Watching at the group's office in a Phoenix church, she teared up as she spoke about her concerns about Trump's immigration positions, including a promise to dismantle the Obama administration program that provides protection to young people who lack legal status. As the mother of three U.S.-born children, Faudoa said she also worries about a similar program that would have benefited parents like her who have citizen children. That program is on hold while it is challenged in court.
"My community is scared. We don't know what's going to happen. So we're going to defend and resist here," she said.
'RUN THIS COUNTRY LIKE A BUSINESS'
Fernando Peguero, a semi-retired businessman and lifelong Republican, left the Dominican Republic for the United States at age 20 to flee the dictatorship of Rafael Trujillo. He says he's realized the American dream, and hopes others will too, under Trump.
The 75-year-old Army veteran became a citizen in 1965. He watched the inauguration from a golf club in the Atlanta suburb of Johns Creek.
Trujillo supported Sen. Ted Cruz during the primary and then Trump after he won the nomination and promised to "drain the swamp."
"It's a different ballgame," Peguero said. "Mr. Trump is going to run this country like a business."
'REFORM, YES, LET'S DO IT'
Luis Padilla immigrated to the United States from Honduras 20 years ago. But the economy, not immigration, was his main reason for supporting Trump.
Padilla, a 50-year-old school counselor in Broadway, Virginia, said he respects Trump's business background and likes his promise to bring jobs. On Friday, he roamed the National Mall with a broad smile on his face, wearing a red Trump hat and a leather jacket with American-flag sleeves. He chatted with anti-Trump protesters and praised them for exercising their right to free speech.
Padilla said he also expects Trump to push for immigration reform that benefits hard-working, law-abiding people.
"Reform, yes, let's do it," he said. "People who've been here for years, with no criminal background, they should be able to have something."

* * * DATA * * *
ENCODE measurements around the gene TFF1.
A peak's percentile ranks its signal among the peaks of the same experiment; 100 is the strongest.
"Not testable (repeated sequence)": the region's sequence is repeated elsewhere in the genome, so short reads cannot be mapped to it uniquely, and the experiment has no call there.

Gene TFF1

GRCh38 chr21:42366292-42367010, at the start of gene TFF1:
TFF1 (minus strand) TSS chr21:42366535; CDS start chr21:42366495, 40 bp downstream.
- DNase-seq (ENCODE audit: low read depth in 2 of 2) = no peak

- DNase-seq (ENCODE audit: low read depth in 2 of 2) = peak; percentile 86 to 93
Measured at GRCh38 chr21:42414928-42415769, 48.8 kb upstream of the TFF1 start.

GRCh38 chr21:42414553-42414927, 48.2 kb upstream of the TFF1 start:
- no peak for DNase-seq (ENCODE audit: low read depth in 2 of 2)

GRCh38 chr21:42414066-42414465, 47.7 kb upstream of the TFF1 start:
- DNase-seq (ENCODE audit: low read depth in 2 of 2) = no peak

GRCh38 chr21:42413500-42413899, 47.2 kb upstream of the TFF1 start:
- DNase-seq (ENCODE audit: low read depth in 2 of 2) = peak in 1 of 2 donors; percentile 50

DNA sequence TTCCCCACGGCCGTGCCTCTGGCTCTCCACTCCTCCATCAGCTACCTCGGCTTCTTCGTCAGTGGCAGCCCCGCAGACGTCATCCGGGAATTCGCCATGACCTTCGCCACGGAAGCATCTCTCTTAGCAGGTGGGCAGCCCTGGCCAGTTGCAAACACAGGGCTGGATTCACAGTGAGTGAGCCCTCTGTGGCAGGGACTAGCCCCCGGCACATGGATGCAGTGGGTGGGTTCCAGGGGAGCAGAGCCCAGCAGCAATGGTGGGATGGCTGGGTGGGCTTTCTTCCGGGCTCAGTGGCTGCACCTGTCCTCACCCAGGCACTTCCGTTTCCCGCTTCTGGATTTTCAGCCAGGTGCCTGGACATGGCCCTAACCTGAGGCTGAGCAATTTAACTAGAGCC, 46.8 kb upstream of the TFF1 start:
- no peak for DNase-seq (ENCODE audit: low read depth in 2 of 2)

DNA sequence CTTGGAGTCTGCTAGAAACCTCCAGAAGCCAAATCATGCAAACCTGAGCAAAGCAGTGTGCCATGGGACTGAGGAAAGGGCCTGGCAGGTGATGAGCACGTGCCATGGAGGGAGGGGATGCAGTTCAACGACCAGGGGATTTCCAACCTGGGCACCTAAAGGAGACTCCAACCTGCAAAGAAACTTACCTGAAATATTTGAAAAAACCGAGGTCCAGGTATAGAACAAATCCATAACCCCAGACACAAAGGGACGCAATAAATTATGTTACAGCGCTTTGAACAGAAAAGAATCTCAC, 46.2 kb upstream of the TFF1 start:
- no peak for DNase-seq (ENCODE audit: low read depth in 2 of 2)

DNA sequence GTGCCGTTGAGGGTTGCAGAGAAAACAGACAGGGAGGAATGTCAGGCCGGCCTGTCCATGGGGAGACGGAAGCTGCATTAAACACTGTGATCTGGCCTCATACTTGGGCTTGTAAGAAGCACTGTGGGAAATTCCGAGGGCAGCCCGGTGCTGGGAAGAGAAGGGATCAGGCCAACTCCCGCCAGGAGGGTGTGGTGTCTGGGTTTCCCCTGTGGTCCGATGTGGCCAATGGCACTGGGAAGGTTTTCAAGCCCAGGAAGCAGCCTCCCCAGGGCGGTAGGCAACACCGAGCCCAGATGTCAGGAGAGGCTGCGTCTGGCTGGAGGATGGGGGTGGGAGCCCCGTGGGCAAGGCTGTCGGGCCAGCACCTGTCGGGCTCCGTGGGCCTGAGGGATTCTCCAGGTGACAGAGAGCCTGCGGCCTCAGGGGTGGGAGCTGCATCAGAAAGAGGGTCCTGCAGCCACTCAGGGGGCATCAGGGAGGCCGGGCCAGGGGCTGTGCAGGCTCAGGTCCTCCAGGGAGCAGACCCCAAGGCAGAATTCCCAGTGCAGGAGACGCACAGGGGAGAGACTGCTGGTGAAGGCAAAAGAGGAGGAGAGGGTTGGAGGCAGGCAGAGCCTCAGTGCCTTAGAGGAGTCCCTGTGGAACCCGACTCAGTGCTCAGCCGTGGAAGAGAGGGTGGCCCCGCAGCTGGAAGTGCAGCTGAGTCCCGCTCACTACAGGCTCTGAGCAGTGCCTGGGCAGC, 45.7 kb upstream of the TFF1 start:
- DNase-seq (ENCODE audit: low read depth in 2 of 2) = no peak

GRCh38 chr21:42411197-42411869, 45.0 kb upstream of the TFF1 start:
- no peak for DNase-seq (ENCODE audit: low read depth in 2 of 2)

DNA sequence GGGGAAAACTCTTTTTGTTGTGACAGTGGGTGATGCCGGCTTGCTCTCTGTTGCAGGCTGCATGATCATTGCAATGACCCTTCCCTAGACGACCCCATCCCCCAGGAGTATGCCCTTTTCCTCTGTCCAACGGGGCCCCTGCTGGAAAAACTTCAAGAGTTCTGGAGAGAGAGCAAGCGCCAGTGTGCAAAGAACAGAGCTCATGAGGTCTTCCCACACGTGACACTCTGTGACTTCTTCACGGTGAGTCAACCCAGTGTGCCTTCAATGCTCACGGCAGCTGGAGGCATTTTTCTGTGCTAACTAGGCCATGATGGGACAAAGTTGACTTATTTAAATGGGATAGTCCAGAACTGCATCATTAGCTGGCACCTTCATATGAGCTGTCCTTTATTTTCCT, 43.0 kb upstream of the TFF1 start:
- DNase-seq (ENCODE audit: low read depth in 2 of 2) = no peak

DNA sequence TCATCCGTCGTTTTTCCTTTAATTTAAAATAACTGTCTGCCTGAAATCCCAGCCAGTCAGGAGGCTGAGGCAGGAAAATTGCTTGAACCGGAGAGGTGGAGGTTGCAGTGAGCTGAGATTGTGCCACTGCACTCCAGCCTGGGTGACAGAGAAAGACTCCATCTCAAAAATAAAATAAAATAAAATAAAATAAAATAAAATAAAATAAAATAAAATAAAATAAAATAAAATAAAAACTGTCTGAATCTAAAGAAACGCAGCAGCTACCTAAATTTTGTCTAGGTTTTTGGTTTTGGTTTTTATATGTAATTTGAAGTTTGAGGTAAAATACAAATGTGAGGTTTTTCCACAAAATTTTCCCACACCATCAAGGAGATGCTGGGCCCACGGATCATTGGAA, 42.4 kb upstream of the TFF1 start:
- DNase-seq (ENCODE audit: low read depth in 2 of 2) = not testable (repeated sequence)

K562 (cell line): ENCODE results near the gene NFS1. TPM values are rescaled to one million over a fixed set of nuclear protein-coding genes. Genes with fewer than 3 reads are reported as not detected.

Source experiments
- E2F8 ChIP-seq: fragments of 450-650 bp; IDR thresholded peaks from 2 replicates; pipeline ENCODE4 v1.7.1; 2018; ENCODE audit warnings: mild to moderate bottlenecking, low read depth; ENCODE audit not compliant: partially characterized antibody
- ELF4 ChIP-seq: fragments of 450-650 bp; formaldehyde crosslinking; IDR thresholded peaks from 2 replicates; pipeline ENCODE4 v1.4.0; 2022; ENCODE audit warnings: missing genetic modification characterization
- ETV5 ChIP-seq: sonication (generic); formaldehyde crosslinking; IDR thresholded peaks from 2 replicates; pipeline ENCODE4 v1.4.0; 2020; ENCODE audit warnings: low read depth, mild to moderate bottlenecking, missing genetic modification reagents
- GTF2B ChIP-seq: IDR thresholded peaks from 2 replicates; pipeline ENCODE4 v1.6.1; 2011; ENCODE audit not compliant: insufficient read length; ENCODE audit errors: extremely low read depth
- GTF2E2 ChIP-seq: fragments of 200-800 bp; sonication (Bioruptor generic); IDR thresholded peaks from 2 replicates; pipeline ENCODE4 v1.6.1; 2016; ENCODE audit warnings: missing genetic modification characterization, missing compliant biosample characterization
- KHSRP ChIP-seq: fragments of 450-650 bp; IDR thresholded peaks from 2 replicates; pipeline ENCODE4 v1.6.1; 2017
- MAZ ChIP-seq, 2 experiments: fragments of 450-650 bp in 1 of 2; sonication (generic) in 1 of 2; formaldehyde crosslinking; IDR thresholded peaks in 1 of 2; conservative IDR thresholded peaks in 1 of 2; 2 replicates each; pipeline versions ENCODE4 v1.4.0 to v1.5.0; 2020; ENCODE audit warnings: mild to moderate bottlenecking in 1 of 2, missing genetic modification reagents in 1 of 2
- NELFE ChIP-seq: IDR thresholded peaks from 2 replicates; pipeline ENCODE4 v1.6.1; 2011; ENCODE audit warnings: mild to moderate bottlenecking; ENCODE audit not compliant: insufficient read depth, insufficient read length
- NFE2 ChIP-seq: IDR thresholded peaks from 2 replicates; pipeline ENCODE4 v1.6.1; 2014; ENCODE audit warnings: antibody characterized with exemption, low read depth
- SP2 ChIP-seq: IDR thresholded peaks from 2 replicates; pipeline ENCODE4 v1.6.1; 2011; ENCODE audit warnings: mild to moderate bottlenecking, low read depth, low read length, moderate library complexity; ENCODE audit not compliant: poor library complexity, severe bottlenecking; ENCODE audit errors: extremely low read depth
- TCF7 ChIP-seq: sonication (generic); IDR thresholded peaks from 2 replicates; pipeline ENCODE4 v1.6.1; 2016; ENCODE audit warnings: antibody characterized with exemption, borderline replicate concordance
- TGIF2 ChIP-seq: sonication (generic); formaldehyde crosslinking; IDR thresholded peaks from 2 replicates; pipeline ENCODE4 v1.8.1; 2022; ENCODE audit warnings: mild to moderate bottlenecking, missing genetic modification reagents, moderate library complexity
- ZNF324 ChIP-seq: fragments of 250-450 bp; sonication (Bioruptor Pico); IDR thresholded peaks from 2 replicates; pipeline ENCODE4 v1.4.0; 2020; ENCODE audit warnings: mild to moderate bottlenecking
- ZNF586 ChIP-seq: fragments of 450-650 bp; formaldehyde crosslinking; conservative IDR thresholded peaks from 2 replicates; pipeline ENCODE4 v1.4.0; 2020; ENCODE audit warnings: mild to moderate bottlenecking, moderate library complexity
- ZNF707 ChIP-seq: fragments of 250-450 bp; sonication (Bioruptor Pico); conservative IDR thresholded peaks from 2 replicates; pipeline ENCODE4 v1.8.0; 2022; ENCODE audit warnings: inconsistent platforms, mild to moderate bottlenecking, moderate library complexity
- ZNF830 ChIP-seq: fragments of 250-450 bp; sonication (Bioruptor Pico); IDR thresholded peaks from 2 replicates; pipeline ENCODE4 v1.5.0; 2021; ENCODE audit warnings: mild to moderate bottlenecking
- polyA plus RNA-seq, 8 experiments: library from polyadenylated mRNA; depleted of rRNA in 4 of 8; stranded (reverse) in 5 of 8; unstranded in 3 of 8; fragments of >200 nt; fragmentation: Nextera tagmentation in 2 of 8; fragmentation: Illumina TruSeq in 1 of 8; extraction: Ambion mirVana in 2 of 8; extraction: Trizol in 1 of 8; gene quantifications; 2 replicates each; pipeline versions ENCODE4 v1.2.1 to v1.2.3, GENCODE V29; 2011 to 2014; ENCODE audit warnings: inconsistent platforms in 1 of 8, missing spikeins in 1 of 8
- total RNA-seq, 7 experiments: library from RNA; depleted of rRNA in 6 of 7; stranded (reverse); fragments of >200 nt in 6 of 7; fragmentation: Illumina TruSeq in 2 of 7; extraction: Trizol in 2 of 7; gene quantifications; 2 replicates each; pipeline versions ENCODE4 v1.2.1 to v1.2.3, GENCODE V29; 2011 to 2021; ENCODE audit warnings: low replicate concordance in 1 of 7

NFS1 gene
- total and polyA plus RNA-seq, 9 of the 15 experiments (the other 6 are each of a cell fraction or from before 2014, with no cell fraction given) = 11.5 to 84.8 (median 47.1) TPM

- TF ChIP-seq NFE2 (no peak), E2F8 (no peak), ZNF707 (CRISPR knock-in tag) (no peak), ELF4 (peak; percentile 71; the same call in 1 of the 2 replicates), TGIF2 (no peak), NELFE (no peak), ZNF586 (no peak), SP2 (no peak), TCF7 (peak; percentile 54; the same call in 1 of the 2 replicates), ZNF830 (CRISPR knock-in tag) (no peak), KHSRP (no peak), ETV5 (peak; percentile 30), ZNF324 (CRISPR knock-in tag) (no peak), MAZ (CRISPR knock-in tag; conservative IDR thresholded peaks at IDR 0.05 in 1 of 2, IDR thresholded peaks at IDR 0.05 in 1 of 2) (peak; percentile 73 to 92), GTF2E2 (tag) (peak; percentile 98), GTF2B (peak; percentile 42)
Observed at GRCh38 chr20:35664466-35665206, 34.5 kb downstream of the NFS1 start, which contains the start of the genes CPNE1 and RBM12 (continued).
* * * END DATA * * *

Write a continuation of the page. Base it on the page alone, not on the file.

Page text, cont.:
'IT'S REALLY HAPPENING'
Elisa Catrina Chavez skipped watching the inauguration and instead attended a concert and sing-along in Seattle. The concert was dubbed a "bed-in" after John Lennon and Yoko Ono's protest of the Vietnam War.
The 28-year-old artist who was born and raised in Texas described feeling ill on election night. While attending the concert, Trump's swearing-in lingered in her mind.
"I felt a little ill again thinking, it's really happening," she said.
Chavez is chiefly worried about the Affordable Care Act being repealed. For now, she's pinning her hopes on state politics, where she wants Democrats to retake the state Senate.
'LOOKING FORWARD TO BEING PROUD TO BE AMERICAN AGAIN'
Trump wasn't Sue Moore's first or even second choice as the Republican Party's presidential nominee.
But during Trump's inauguration, the 57-year-old GOP activist chanted "We will make America great again!" She was surrounded by about 100 other Trump supporters at Pete's Greek Town Cafe in Denver.
"He killed it. He knocked it out of the park," Moore said as others shouted and exchanged high-fives.
For Moore, a residential landlord, Trump's presidency marks a collective coming-out party of sorts: "We are not ashamed for being exceptional anymore," she said. "I'm looking forward to being proud to be American again. It's OK to be successful and to be proud of it. I'm tired of America having to apologize around the world."
Householder reported from Adrian, Michigan; and Ramer reported from Hooksett, New Hampshire. Associated Press journalists Jim Anderson in Denver; Janie Har in Oakland, California; Manuel Valdes in Seattle; Astrid Galvan in Phoenix; Adriana Gomez Licon in Miami; Barbara Rodriguez in Des Moines, Iowa; Alex Sanz in Johns Creek, Georgia; Brady McCombs in Salt Lake City; Jonthan Drew in Garner, North Carolina; Ivan Moreno in Brookfield, Wisconsin; and Alanna Durkin Richer, Ben Nuckols, Brian Witte and Alan Suderman in Washington, D.C.; contributed to this report.